The Brooklyn Queens Connector (BQX), the streetcar that would connect Brooklyn and Queens along the East River waterfront, isn't even a done deal, but it already has the potential to change the landscape of those two boroughs. And not just in the way you'd expect—i.e., the implementation of the streetcar itself—but also by adding new infrastructure to Brooklyn and Queens.
According to the New York Times, the streetcar's proposed route—traveling from Astoria to Sunset Park, and making stops in neighborhoods like Long Island City, Williamsburg, Downtown Brooklyn, and Red Hook—could necessitate two new bridges over the Newtown Creek and the Gowanus Canal. The structures currently in place over those waterways (the Pulaski and the Hamilton Avenue bridges, respectively) may not be able to sustain the BQX's infrastructure. Building new bridges could alleviate that issue, while also adding new bike and walking paths to those neighborhoods.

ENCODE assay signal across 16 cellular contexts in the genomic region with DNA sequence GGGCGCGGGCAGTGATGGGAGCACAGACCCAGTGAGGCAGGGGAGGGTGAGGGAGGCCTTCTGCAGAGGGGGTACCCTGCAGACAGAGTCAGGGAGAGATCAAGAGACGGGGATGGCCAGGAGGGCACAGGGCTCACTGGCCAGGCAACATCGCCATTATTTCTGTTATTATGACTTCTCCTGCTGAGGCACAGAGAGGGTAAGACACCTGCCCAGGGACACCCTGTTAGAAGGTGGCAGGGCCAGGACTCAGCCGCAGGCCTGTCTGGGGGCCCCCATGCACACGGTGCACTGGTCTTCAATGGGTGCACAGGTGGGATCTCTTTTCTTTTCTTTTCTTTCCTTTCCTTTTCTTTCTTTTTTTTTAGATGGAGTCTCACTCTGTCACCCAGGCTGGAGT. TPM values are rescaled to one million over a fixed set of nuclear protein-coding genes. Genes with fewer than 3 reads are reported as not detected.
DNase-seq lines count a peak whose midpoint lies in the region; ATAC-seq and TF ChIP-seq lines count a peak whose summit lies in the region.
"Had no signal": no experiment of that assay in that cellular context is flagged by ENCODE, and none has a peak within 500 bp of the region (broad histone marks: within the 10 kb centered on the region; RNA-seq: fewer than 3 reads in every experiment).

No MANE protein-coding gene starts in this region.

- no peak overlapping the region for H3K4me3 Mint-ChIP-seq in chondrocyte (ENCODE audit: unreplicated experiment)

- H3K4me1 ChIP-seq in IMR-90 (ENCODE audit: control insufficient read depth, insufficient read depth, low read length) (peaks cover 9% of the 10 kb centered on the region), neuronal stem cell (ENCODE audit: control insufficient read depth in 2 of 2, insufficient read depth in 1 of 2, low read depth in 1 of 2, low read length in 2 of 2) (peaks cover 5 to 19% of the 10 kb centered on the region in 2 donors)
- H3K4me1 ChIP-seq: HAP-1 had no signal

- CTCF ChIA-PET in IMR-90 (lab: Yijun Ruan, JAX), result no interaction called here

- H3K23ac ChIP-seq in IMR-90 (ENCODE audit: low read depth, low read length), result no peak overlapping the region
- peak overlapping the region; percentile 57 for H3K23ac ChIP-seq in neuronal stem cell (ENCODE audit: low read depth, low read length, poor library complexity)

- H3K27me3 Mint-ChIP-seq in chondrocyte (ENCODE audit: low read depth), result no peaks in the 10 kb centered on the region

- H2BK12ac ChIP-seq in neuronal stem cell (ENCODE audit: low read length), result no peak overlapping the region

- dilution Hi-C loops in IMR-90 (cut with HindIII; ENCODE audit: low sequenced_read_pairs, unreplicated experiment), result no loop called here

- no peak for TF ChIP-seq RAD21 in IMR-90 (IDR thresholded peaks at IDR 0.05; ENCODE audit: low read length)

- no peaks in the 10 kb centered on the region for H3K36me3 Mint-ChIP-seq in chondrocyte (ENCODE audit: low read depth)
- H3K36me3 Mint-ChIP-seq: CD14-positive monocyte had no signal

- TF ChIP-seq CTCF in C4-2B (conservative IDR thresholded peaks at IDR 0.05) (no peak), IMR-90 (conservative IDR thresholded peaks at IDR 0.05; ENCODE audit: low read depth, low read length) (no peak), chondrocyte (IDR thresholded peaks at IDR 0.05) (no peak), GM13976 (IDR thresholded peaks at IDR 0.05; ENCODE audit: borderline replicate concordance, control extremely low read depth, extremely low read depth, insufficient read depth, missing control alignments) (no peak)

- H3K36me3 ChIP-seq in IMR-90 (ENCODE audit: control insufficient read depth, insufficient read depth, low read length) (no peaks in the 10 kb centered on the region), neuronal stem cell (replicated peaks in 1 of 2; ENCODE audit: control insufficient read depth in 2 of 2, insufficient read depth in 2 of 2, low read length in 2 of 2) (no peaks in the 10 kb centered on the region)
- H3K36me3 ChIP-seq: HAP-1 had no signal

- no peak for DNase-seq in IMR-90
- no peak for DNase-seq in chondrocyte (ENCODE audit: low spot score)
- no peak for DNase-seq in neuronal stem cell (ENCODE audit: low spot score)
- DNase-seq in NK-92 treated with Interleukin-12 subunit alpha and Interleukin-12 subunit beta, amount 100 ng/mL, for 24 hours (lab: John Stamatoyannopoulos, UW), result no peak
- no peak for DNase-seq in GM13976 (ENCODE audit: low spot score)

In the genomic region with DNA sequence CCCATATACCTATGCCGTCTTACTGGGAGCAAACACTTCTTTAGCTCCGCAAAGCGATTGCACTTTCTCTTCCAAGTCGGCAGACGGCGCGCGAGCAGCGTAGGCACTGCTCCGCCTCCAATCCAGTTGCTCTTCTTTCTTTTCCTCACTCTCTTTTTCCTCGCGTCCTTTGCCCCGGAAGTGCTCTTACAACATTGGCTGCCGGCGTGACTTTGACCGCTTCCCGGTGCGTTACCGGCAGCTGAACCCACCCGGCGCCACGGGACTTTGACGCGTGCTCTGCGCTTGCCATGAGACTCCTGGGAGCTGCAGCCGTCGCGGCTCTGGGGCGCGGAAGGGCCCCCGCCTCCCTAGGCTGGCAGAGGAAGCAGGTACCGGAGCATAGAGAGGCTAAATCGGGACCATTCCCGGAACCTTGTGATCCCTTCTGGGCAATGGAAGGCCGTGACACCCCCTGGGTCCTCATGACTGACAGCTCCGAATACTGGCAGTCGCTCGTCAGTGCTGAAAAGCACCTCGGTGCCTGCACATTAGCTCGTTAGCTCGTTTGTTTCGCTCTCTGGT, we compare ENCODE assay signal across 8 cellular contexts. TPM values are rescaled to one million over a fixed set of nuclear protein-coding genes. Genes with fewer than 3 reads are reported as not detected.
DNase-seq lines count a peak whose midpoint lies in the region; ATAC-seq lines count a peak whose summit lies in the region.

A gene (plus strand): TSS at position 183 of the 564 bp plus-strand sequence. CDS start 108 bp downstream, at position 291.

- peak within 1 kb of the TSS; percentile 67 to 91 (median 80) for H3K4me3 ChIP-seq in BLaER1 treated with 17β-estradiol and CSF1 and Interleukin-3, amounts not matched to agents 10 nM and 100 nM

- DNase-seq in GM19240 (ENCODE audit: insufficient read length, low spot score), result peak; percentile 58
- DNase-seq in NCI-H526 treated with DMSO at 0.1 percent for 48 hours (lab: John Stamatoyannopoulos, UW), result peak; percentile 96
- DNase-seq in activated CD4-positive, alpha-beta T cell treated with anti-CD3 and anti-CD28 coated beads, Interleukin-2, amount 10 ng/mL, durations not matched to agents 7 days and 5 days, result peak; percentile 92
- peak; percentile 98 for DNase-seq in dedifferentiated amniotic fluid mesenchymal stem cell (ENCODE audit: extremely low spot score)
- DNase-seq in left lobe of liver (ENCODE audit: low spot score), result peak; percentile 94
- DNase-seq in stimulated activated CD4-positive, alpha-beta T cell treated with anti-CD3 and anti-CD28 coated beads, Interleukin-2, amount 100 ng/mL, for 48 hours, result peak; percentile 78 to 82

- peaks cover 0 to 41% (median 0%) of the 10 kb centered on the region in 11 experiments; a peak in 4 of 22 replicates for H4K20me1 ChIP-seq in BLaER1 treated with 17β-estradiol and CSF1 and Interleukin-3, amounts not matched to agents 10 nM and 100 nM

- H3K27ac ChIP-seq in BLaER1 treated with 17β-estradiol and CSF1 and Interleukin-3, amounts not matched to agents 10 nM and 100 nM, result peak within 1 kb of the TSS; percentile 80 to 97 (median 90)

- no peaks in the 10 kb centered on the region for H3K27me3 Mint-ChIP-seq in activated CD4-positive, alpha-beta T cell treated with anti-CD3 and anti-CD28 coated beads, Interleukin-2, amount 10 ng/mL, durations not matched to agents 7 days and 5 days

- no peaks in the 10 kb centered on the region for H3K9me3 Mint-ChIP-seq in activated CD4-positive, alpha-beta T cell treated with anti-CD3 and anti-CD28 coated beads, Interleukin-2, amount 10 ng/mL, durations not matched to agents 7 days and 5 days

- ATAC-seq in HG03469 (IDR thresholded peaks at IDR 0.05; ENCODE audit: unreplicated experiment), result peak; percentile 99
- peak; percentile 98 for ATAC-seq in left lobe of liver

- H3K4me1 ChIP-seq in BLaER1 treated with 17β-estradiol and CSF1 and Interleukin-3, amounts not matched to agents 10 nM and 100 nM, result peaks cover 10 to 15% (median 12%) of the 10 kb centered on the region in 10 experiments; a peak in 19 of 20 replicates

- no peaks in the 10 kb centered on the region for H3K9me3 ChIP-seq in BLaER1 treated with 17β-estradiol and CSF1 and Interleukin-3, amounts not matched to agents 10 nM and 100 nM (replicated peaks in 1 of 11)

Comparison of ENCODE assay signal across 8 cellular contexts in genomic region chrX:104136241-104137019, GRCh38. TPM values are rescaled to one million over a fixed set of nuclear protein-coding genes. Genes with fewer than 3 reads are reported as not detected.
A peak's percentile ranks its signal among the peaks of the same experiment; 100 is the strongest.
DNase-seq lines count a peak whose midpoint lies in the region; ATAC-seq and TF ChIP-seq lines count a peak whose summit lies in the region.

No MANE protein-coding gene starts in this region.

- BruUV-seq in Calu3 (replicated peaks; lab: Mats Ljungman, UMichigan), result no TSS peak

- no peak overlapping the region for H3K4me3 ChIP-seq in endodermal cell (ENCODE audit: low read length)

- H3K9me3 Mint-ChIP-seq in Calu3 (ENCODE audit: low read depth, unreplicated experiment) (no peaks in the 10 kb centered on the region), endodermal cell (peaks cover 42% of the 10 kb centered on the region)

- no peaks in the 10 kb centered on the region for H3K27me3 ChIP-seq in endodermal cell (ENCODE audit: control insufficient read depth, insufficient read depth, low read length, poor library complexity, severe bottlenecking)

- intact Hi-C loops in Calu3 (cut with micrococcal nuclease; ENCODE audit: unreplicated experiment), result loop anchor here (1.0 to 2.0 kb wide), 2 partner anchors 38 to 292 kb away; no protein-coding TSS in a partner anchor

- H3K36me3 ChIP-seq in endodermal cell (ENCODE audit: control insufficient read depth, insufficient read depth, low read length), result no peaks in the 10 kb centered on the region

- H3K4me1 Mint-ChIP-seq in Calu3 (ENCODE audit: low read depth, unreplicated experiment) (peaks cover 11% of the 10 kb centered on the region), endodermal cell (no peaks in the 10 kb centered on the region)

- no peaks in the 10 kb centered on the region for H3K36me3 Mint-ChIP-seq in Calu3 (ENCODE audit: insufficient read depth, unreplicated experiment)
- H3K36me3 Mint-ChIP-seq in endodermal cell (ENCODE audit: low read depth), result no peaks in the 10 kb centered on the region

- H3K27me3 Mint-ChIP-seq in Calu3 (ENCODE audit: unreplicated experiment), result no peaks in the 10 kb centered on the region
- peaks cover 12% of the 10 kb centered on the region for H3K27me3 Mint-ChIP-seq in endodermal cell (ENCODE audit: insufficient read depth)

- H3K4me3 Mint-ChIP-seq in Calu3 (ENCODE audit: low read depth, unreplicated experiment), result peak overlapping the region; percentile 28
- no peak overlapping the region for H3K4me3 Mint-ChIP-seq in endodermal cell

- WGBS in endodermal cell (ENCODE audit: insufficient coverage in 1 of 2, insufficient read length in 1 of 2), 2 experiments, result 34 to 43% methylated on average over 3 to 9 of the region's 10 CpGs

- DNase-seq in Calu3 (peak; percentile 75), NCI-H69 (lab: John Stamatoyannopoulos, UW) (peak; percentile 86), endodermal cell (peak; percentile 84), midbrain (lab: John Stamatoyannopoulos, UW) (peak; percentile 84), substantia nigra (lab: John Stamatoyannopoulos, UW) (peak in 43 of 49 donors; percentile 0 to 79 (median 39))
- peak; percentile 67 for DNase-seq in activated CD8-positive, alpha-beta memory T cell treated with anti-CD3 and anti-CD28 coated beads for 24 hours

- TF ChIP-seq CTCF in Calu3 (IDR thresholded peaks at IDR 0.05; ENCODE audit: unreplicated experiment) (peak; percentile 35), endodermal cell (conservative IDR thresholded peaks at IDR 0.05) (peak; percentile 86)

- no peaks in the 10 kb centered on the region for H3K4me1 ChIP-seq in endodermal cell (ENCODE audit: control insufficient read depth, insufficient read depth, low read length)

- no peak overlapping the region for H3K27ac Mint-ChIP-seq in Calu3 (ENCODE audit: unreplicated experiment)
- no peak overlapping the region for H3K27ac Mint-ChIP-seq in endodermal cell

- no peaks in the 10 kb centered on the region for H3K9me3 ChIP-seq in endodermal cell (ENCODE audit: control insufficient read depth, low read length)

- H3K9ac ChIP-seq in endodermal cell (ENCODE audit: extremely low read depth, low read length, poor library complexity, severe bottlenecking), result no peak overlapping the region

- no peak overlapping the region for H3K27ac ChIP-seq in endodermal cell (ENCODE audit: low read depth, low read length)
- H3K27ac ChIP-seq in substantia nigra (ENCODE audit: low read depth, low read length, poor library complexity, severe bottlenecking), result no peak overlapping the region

While the projected $2.5 billion budget for the streetcar apparently takes the cost of building those new bridges into account, it's unclear whether it would make the projected launch date for the project—2024—achievable. Jon Orcutt of TransitCenter, a New York-based transportation advocacy group, is skeptical: "The biggest concern is these kinds of transit projects haven’t performed well and have been difficult to implement," he told the Times.
That's just one of several criticisms that have been lobbied at the project, which has so far received plenty of support from elected officials (including Brooklyn Borough President Eric Adams), other transportation advocates (such as Transportation Alternatives and "Gridlock" Sam Schwartz), and Mayor de Blasio's administration. Jacobin recently published a somewhat scathing indictment of the proposal, calling it "part of a larger process of state-enabled gentrification and displacement." Ouch.